I see a smart, funny, talented, kind, passionate 15 year old who works so hard every day to try and fit in while also trying to be himself.
His peers, however, look through different lenses.
They see someone else. They see a quiet boy who seems to prefer to be alone, not saying much more than hello. They see a teenager who is smart, kind and musically gifted, but, they know little else about him. They see a classmate pass by in the halls, making little eye contact and making even less small talk. They see someone who is different, who sometimes imitates voices and movie lines, but, struggles to find words of his own. They see "different" and even if they may not think "less", they don’t know how to do "more".
I'm not sure what Ryan sees when he looks at his reflection. I think perhaps a combination of what I see and what his peers see. Someone who is smart, funny, handsome and kind, but, different enough that he doesn't quite fit in.
I was recently asked by an aunt trying to understand her nephew's autism, whether she should tell her nephew not to behave a certain way "so he won't get teased”. My immediate response was, "Hell no, let him be himself", but, then I remembered, not everyone will see that child the way his mother does, the way his aunt does, the way I do.
It's a fine line between helping an autistic child know what is acceptable, neurotypical behavior and wanting him to feel free to be himself. I walk that line with Ryan every single day, never wanting him to feel "less", but, knowing that being a part of the neurotypical teen world, he at least needs to understand "more". Free to be me, comes at a cost.
Ryan has said, “it’s unfortunate that I was born with autism”, so I know that there are moments, perhaps days, that he wants to be just like all those neurotypical teens, blending into the masses. I was a teenager once, so, I get it. I understand how desperately the desire to fit in, to be one of the gang can be, and I realize that for most of us neurotypicals, we can make a choice. We can think to ourselves, do I want to fit in so much that I change how I look, what I wear, how I act, who I socialize with, what substances I put in my body in order to be accepted, or do I say, "Screw 'em! I'm gonna be me, like me or leave me". We can make the choice. For autistic teenagers, making that choice is so much harder because more often than not, their body and their brain won't allow them to choose.
Ryan wants to fit in, but, he wants to be comfortable with how fitting in feels. When we are in the car and the song Cool Kids comes on, Ryan sings the chorus loudly and wistfully: "I wish that I could be like the cool kids, cause all the cool kids, they seem to fit in". Being cool comes at a cost and most days, Ryan's brain and body don't feel like paying.
Ryan wants to wear the cool clothes that EVERYONE is wearing, but, the Nike socks pinch his legs and the Joe Boxer socks do not. He wants to sit in the student section of the home football games where all the cool kids sit, but, trying to understand the various social happenings is so difficult that sitting next to dear, old mom is safer. Sometimes Ryan sees the other kids laughing and acting wild and wonders what it would feel like to act a little crazy, maybe bend the rules a bit, but, his rigid thinking just won't allow it. Ryan wants to have a friend, a friend that he says more than "hi" to, but, since he believes he has “said the wrong thing over a thousand times", the risk is not worth the gain.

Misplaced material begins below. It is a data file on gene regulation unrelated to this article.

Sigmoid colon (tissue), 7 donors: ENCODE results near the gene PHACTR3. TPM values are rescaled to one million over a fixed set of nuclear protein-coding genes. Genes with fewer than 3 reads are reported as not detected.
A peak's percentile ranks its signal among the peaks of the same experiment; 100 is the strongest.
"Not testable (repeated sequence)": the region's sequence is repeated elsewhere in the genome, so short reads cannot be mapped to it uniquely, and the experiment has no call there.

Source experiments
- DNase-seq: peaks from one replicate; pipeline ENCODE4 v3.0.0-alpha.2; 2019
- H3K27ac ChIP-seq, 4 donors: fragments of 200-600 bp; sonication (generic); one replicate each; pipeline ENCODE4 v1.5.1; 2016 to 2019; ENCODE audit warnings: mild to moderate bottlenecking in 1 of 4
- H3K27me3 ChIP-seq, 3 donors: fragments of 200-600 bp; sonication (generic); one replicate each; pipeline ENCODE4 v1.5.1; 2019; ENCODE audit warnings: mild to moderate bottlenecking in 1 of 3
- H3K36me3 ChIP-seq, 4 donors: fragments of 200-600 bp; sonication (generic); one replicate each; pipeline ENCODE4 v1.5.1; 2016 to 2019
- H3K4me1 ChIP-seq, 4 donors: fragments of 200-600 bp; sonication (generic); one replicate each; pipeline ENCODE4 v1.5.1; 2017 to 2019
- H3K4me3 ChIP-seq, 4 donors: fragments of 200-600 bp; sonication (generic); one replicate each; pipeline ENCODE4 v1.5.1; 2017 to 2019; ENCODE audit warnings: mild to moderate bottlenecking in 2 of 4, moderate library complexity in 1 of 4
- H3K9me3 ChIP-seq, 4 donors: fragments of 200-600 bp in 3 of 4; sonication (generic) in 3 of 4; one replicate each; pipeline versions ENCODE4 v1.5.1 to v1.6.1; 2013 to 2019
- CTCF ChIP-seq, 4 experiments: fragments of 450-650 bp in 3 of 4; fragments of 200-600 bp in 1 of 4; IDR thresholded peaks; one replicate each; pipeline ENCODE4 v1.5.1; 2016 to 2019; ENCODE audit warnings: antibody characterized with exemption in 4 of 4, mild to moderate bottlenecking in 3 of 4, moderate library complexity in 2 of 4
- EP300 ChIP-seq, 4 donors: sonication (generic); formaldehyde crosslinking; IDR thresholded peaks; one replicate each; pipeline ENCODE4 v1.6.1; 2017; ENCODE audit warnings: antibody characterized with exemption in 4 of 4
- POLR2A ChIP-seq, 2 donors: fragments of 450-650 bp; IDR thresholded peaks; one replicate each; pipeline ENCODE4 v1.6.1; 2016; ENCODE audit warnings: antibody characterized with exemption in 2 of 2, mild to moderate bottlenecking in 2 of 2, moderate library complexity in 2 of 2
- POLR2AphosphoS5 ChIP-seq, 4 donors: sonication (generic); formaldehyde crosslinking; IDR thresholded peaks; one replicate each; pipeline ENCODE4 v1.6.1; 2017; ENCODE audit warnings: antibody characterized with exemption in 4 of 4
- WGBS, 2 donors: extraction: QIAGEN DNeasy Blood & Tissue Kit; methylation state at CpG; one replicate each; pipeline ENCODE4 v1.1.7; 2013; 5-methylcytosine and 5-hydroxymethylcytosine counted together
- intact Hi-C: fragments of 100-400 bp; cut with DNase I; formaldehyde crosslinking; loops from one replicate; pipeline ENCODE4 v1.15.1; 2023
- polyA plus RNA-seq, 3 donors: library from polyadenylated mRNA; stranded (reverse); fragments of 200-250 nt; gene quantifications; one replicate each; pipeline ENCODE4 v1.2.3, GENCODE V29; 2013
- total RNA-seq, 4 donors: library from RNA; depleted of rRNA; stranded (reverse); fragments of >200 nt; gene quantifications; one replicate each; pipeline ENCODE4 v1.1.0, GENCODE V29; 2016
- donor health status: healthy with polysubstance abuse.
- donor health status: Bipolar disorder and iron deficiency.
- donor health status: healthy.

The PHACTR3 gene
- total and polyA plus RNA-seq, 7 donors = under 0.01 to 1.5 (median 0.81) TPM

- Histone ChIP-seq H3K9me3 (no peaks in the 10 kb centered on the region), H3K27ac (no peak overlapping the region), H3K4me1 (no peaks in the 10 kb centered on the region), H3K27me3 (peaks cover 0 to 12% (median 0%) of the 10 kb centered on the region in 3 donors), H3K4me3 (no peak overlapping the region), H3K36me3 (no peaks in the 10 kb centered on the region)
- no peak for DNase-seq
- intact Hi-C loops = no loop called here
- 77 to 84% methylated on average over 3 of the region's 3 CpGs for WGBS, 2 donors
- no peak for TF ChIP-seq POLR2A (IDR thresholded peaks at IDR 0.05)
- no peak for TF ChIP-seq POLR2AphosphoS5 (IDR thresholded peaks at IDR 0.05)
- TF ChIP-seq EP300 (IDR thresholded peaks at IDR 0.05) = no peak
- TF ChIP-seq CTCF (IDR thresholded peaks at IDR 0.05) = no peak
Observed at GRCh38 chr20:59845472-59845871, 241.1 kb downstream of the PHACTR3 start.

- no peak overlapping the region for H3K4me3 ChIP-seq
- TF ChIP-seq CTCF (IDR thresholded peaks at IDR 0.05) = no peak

Free to be me comes at a cost, and it ain't cheap. In order to fit in, Ryan has to sacrifice so much of how he feels, how he processes information and how he interprets the world and that's a high price to pay. No matter how cool the cool kids seem.
So, toning down my initial, knee jerk reaction to the sweet aunt worrying about her autistic nephew "being teased" for being himself, I would say this: Yes, kids and adults with autism should absolutely feel "free to be me", but, you are right, being so free may cause teasing and isolation. Then I would proceed to tell her how it's done in this house where we walk that fine line very carefully.
I remind Ryan daily that he is perfect just the way he is, and that being "different" is not bad, wrong or weird, but, I also give him examples of what the neurotypical world may do instead. This way, I am reiterating the importance of him being himself, but, letting him know other kids may do it a different way. Neither is wrong or right, one just happens to be more accepted by the majority.
One day, I hope Ryan realizes that the majority have it all wrong, wanting so desperately to look and be like everyone else, but, today, as a teenager, I know fitting in, no matter how uncomfortable it may feel, is important. As his mother, I know that no one will ever see him the way I do, but, I know in time, he will be free to be himself. For the people in his life that really matter, they will see his differences as something to behold, not something to look down upon, and they will accept him freely, at no cost to him.